In the 1973 musical Lost Horizon, Shigeta played a monk as Brother To-Len. He sang a musical number Living Together, Growing Together.
In the 1988 action film Bruce Willis’ Die Hard, he played Joe Takegi, president of Nakatomi Trading. In a memorable scene with Hans Gruber the terrorist, Takegi bravely refuses his demands and is brutally assassinated.
Joe Takegi “You want money? What kind of terrorists are you?”
Hans Gruber “Who said we were terrorists?”
Joe Takegi “I don’t know it, I’m telling you. Get on a jet to Tokyo and ask the Chairman. I’m telling you, you’re just going to have to kill me.”
Joe Takegi “Okay.”
Hans Gruber “We do it the hard way.”
In the 1988 Disney animation Mulan, as the voice of General Li, Shigeta said, This represents discipline, and this represents strength. You need both to reach the arrow.
On stage tours, he played musical leads for Chu Chem (1966), Flower Drum Song King, and I (1978).
Shigeta recorded songs in two albums for the American market. They were jazzy pops and classic tunes.
Shigeta’s first solo album Scene One was released in 1960 by Silver Slipper Records.
- I’ve Got Somebody to Love
- Too Young to Go Steady (From ‘Strip for Action’)
- You’d Be So Nice to Come Home to (From the Film ‘Something to Shout About’)
- You’re So Precious to Me
- Where Are You
- Chi-Sai-Hanna (My Little Flower)
- Dreamin’ Chair
- But Beautiful (From the Film ‘Road to Rio’)
- Hold Me
- What Is There to Say? (From ‘Ziegfeld Follies of 1934)
- They Can’t Take That Away from Me (From the Film ‘Shall We Dance’)
His next album We Speak the Same Language was issued in 1962 by Choreo.
WE SPEAK THE SAME LANGUAGE
- I Saw You Yesterday
- My Ship (From ‘Lady in the Dark’)
- To Look Upon My Love (From ‘Kean’)
- Autumn Rain
- What’s Good About Goodbye? (From the Film ‘Casbah’)
- We Speak the Same Language (From ‘All American’)
- Soon It’s Gonna Rain (From ‘The Fantasticks’)
- This Funny World (From ‘Betsy’)
- I’ve Just Seen Her (From ‘All American’)
- Girls Like You
Jeff Adachi featured Shigeta in his documentary, THE SLANTED SCREEN – Discover the History of Asian Men in Hollywood (2006). This film explored the portrayals of Asian men in American cinema.
Arthur Dong also featured Shigeta in his documentary, HOLLYWOOD CHINESE – The Chinese in American Feature Films (2007). In a companion book (2019), Dong interviewed Shigeta on March 14, 2005, in Los Angeles. Shigeta remarked I had no aspirations of being a blonde and the all-American boy kind of thing, you know, because I cannot play anything but Asian.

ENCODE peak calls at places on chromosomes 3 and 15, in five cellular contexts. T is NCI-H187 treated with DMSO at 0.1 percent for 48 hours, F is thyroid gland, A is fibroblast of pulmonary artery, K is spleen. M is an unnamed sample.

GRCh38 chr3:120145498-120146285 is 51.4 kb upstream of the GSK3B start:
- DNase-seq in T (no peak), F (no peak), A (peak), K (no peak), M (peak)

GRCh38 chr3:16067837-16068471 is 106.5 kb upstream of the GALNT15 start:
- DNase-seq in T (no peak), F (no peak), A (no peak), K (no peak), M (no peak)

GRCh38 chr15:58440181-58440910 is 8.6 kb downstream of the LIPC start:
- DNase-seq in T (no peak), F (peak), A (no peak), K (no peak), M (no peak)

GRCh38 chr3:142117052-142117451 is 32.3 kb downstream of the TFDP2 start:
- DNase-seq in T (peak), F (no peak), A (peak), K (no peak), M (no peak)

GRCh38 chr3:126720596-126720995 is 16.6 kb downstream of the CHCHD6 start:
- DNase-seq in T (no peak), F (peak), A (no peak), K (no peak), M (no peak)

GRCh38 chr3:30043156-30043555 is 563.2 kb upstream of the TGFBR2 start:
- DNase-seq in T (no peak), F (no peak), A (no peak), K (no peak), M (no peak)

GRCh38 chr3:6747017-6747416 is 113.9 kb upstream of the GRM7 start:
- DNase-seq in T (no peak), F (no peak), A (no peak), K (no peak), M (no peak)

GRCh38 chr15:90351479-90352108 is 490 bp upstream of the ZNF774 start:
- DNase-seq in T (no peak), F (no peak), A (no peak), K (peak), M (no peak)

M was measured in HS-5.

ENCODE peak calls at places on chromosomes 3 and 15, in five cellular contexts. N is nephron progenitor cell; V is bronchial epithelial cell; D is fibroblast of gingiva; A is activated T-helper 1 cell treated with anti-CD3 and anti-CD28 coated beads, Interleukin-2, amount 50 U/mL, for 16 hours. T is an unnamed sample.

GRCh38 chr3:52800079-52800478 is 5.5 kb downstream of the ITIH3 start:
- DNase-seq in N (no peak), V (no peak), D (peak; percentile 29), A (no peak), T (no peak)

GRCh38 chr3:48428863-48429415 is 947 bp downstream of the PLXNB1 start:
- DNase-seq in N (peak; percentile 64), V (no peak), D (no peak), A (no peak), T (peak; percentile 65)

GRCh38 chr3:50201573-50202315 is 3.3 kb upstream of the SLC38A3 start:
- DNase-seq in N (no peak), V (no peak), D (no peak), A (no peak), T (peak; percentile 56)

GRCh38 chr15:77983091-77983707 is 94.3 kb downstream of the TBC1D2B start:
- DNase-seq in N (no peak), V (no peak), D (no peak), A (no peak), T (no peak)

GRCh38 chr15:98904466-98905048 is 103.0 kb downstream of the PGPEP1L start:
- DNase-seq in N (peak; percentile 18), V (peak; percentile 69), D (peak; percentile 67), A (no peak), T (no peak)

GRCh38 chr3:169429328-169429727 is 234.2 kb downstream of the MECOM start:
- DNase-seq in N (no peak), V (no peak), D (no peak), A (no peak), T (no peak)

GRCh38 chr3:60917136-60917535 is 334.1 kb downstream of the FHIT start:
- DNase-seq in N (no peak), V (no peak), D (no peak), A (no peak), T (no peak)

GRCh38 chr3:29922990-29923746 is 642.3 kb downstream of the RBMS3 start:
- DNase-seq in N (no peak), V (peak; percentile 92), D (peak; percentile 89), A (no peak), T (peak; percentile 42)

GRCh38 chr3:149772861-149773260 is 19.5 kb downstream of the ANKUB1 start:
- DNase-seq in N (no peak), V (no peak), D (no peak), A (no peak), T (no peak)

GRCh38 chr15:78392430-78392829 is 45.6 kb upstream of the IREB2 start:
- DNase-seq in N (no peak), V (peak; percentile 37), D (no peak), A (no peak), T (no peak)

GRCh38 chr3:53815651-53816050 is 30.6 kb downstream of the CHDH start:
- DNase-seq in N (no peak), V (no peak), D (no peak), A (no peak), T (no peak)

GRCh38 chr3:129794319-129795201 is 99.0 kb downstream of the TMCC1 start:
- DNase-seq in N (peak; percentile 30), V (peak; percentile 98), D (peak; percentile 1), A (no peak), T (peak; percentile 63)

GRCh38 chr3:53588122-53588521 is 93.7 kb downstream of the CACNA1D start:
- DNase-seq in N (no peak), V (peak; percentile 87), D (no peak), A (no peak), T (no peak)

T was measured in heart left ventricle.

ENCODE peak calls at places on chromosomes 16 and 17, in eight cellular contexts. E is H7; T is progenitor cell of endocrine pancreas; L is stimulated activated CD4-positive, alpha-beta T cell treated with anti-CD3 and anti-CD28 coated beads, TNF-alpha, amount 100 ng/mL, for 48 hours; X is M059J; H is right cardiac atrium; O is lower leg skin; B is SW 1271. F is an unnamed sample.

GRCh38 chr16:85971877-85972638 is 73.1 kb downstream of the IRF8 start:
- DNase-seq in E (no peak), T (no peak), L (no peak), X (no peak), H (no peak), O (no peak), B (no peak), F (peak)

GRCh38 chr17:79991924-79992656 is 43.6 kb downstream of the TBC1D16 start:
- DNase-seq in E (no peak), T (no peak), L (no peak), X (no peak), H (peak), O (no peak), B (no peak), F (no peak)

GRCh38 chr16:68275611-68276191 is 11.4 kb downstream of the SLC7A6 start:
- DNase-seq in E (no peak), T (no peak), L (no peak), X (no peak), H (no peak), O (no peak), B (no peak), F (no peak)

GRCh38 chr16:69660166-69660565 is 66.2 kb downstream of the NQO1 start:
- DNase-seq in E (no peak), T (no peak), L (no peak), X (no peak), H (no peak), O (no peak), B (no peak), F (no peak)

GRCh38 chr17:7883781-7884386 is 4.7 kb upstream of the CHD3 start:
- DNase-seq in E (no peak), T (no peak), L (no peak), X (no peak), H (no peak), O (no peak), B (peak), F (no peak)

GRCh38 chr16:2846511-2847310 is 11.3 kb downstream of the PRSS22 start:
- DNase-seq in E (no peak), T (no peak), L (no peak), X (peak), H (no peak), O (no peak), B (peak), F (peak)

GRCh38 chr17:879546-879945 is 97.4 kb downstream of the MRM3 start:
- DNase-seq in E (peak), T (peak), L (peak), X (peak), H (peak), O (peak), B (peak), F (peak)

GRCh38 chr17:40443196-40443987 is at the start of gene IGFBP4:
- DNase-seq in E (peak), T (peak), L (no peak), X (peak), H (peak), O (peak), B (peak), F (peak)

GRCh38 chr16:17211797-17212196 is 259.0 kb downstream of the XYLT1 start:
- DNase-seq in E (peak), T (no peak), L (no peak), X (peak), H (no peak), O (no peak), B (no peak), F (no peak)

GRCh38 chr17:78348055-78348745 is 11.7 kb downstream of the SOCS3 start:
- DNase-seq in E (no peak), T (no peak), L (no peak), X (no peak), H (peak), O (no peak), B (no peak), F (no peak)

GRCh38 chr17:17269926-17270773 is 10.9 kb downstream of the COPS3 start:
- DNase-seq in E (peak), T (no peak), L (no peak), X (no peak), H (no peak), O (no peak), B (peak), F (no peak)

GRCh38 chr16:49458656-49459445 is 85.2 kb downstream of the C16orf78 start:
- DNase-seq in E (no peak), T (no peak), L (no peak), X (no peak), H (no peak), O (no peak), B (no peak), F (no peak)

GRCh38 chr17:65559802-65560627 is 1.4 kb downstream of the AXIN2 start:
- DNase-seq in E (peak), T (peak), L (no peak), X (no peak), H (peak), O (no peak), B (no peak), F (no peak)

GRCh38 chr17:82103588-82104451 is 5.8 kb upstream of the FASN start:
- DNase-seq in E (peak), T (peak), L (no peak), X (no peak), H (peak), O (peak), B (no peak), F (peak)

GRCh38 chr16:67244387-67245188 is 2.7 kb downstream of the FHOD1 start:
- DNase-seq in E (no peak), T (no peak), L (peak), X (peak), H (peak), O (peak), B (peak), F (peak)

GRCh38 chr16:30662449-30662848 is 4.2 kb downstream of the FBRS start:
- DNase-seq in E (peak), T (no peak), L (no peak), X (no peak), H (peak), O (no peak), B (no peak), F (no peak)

In CHINESE IN HOLLYWOOD (2013), a book about the contributions of Chinese Americans to Hollywood films, Jenny Cho pictured Shigeta in his scenes as Wang Ta in Flower Drum Song film.
In RISE – A Pop History of Asian America from the Nineties to Now (2022), Jeff Yang, Phil Yu, and Philip Wang acknowledged Shigeta as a dashing romantic lead.
Shigeta reflected: I have never personally referred to myself as a star. When asked I always say, ‘I’m an actor, a working actor.’ I think the term ‘star’ is a vastly overused expression. That term has been used in reference to me, but it is not of my own choice.
Shigeta died on July 28, 2014, due to pulmonary heart failure at an assisted living facility in Beverly Hills, California. The Shigeta family held his memorial service on August 31, 2014, at Hosoi Garden Mortuary, in Honolulu. Amidst the eulogies, James Borges serenaded a photo of Shigeta with I Will Be Seeing You.
At National Memorial Cemetery of the Pacific Honolulu, Honolulu County, Hawaii, his stony urn reads:
In a July 6, 2006 interview, Shigeta’s advice to young Asian American actors:
There is no pat formula for success in acting… If you want to try for anything like that you follow your heart, give it all you can with passion. And the rest is really luck, being prepared for the time when something comes your way.James Shigeta, Nichi Bei Times.
The Asian American Pacific Islander community adores James Saburo Shigeta as a true trailblazer, our pioneer Asian American heartthrob of Hollywood.
(Editor’s Note: This story has been corrected with the proper spelling of Yamaguchi Prefecture, the full name of the actor’s high school and the name of the steamship boarded to come to the United States.)